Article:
For each tick in the Dont know column, ask someone else in your organisation. The more ticks you have in the left-hand column the better. These indicate that your organisation is monitoring its operating environment and customer needs. Too many ticks in the More than 2 years ago column could signal that you spend too much time looking at the world from behind your desks and not enough time looking from your customers and competitors points of view.

Never

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Marketing audit

Q5a. Customer behaviour Thinking generally about your customers, consider who buys your products/services? Remember that buying can be thought of as: initiating the purchase influencing the purchase searching for information about the product/service deciding which product/service to buy using the product/service. Does one person typically carry out all these roles? Please tick:


Yes No

If No, please describe in a few words who typically performs the following buying functions: initiates influences searches for information decides uses (If many people are involved in purchasing your product then your marketing has to cater for their needs. This is typically the case in business-to-business markets, or when families buy and for the services of many public service institutions.)

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Marketing audit

Q5b. Consider how your customers buy your products/services. Remember, we can break the buying process down into the following stages:
Stage of buying process 1. Becoming aware 2. Evaluating the product/service 3. Forming a preference for our brand 4. Trial 5. Buying 6. After purchase satisfaction Example Via advertising, seeing the product in use, talking to other people Searching for information, seeing it used, talking to people Via advertising (image), value-in-use, recommendations from other people Thinking about how it will be used, how to pay for it, visiting a showroom Good retail availability and display, good point of purchase service, the right price Favourable attitude, positive recommendations to other people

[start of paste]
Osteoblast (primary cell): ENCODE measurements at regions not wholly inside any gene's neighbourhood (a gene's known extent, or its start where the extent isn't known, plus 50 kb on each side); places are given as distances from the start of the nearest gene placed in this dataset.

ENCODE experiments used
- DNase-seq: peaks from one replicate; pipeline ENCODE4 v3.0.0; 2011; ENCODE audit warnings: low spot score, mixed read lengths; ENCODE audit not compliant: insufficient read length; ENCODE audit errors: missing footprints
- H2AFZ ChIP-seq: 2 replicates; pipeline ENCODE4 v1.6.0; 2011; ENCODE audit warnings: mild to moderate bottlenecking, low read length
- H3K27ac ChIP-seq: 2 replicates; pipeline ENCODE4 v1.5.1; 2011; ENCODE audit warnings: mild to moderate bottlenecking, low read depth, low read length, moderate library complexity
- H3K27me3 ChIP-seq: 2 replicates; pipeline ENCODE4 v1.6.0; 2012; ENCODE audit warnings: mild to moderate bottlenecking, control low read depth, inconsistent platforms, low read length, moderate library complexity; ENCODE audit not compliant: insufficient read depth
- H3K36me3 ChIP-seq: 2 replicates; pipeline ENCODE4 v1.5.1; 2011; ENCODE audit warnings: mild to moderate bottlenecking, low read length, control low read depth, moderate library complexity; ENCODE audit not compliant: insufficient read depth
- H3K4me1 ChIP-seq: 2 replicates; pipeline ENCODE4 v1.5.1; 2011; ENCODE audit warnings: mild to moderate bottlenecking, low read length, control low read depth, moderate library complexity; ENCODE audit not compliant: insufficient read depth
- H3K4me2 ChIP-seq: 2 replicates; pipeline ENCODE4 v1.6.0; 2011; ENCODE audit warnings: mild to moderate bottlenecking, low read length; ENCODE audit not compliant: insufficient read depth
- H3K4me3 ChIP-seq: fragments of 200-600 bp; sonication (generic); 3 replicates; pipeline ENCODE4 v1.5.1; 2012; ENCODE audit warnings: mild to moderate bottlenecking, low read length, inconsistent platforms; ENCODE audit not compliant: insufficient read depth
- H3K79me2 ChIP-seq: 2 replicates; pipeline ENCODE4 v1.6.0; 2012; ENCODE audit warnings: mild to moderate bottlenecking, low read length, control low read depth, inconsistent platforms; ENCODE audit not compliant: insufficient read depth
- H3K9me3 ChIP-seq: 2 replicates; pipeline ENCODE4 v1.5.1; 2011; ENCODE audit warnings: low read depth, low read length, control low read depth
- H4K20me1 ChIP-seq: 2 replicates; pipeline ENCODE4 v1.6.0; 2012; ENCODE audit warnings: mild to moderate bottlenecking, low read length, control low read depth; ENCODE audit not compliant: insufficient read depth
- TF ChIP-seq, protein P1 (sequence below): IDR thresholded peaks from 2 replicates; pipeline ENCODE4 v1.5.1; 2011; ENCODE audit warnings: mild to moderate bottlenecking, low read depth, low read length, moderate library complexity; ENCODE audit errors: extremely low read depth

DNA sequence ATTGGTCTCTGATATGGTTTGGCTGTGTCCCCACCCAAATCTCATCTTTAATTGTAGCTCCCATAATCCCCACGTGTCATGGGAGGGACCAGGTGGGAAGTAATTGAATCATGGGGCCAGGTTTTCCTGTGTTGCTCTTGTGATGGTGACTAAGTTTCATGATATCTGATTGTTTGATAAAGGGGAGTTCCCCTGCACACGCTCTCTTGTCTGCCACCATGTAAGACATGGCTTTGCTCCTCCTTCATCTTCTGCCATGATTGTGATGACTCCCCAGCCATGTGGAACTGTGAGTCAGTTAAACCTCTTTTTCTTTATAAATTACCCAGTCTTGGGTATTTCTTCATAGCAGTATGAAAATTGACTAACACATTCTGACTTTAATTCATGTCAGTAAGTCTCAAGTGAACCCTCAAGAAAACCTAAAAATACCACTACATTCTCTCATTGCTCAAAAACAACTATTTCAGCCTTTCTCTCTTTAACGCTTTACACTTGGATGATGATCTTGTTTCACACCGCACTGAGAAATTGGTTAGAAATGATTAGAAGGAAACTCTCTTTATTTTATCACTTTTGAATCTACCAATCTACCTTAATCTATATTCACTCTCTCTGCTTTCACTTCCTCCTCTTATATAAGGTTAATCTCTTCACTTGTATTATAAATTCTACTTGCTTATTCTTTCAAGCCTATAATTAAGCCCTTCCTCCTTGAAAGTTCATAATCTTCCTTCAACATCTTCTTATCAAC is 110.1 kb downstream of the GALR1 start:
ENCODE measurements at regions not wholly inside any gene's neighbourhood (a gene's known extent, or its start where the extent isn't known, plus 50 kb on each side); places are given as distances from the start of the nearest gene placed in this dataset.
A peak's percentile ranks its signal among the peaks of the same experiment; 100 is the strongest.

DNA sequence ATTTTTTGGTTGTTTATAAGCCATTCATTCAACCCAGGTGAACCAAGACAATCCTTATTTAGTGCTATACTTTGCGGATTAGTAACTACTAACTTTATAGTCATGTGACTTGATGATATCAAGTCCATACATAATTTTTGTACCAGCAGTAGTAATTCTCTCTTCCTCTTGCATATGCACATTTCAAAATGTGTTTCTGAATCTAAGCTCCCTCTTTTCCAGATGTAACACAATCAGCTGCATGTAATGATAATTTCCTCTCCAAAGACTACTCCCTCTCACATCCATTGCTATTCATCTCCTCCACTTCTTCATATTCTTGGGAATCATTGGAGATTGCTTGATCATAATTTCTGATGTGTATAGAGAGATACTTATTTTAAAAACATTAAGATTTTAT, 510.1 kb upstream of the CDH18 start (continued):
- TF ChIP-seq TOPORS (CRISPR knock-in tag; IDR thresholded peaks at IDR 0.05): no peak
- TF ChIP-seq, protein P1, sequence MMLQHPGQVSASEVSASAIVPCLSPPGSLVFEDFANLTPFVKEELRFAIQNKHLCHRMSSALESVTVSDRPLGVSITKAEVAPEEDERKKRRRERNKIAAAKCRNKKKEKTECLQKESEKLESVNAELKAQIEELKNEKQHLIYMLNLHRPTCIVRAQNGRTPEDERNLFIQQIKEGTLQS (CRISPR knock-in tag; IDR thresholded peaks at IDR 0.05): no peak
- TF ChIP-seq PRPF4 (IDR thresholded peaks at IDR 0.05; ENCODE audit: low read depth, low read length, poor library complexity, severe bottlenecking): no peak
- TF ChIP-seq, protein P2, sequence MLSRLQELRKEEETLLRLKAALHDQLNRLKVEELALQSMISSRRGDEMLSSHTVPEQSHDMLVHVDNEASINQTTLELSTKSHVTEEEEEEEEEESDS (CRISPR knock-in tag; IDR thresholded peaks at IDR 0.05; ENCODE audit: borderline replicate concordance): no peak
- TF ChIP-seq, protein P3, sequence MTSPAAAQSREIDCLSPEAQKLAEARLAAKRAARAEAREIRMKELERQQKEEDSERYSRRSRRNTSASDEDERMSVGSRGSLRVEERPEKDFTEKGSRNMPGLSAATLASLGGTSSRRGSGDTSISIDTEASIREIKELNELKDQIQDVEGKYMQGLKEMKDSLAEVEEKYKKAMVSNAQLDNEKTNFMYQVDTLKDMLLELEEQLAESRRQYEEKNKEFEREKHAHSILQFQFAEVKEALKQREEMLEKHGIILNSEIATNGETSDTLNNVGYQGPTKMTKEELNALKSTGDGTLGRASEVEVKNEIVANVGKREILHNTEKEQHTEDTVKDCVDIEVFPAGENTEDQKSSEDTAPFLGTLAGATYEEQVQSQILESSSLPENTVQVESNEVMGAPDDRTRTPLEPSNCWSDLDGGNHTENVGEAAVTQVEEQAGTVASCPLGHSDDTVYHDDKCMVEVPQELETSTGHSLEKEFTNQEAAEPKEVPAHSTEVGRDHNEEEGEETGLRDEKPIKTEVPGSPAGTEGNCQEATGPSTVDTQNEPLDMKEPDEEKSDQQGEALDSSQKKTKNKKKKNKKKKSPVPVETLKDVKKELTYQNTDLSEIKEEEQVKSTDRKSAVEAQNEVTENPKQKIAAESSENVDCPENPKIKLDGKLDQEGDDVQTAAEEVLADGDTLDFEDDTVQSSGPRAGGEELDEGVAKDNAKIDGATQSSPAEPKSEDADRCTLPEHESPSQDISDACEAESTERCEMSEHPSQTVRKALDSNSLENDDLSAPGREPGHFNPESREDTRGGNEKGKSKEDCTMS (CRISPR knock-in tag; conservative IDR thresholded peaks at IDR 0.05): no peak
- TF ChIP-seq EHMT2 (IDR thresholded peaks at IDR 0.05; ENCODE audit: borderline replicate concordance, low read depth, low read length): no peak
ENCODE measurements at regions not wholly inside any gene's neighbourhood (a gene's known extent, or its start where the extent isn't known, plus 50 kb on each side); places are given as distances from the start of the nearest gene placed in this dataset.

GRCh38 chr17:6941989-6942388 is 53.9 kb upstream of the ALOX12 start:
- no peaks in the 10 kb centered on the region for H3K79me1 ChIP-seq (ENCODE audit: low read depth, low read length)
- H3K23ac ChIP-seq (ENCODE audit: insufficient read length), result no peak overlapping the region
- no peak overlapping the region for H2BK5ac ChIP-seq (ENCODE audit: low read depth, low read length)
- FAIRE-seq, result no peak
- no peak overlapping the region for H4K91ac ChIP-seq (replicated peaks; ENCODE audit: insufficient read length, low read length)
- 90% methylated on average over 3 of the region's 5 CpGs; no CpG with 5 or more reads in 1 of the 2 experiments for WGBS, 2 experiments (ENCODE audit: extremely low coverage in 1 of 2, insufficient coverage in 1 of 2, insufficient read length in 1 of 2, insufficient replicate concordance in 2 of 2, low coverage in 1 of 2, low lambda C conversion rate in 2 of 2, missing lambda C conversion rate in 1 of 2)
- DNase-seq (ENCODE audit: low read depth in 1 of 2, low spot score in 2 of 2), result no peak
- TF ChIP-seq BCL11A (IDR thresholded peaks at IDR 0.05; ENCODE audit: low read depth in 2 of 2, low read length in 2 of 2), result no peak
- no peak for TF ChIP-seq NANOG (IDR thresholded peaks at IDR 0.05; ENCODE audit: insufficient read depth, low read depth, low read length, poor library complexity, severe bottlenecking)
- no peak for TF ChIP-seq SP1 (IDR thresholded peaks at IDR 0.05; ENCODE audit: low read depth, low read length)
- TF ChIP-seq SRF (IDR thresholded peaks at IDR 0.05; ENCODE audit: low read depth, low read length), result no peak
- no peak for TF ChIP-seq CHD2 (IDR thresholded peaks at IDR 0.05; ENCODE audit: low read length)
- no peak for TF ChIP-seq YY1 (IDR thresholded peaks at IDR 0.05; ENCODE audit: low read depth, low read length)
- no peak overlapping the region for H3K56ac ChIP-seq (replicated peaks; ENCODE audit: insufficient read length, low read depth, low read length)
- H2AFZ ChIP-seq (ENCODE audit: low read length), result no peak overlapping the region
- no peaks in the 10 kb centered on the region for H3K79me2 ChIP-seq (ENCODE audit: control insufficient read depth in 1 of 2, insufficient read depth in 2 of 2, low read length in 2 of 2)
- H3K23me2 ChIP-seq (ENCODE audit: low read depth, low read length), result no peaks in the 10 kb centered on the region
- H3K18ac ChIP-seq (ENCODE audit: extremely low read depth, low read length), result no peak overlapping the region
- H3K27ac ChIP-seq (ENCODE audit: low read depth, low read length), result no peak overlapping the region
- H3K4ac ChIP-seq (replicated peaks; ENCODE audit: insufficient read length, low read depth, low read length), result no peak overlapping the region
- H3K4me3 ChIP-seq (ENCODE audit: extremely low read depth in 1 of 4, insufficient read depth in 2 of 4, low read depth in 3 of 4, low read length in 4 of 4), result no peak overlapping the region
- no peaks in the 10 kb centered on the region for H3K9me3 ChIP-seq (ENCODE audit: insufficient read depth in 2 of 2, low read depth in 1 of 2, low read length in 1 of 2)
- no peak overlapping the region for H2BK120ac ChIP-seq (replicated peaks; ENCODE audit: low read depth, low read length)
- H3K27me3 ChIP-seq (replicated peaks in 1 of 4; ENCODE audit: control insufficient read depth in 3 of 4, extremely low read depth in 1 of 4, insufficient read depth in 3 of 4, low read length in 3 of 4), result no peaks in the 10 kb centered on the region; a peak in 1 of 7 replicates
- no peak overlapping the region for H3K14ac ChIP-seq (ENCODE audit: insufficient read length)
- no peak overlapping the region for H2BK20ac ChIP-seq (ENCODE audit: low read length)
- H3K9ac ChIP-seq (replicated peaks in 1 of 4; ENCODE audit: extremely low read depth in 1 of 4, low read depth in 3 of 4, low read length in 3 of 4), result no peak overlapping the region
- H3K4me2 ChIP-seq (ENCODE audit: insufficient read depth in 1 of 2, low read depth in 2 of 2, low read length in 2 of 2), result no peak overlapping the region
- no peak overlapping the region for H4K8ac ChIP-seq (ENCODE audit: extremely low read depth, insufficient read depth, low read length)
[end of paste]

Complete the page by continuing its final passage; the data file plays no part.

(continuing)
Some interesting questions which flow from this analysis are given below. Please estimate in the space provided below what percentage of the customers in your potential market (=100%) are:
aware of your product/services recognise your brand at the point-of-purchase when surrounded by competitors brands have a favourable attitude towards your product/service think your advertising is informative actively search for information before making a choice need some assistance at the point-of-purchase to help them make the best choice like to buy only what their friends and peers say is good like to try the product/service before actually buying would consider buying your product/service are very loyal to your product/service are satisfied customers % % % % % % % % % % %

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Marketing audit

Look at the percentages you have included in this list. They tell you about the effectiveness of your past marketing efforts (e.g. % aware, % who would consider buying, % satisfied) and some of the things you need to do to help improve future sales (e.g. if a large per cent searches for information every time they purchase then you need to make information about your company and its products and services easily available). Q6. Marketing factors For a typical customer how important are each of the following elements in your marketing mix? In order to get a good measure of the relative importance of each factor, allocate a total of 100 points among the marketing mix elements. Give more points to the more important elements. Also, you can give 0 points to some elements if you think they have no impact on how a typical customer evaluates your product/service. Marketing factor wide (easy) availability of product/service the lowest price high product quality informative advertising good customer service helpful service at point-of-purchase Points

100 These are the elements of your marketing strategy over which you have control. It is important to understand which of these are hot buttons for consumers so that extra attention can be given to these. Also, there should be a balance of importance across these factors. This concludes your marketing audit. The audit itself will not be graded but will form the primary input to your answer to Assignment 3.

Appendix 4

Sample exam.

MBA (Executive) Program unauthorised copying prohibited

Australian Graduate School of Management

AGSM MBA Programs

Marketing Management (MKTM) Sample Examination


Instructions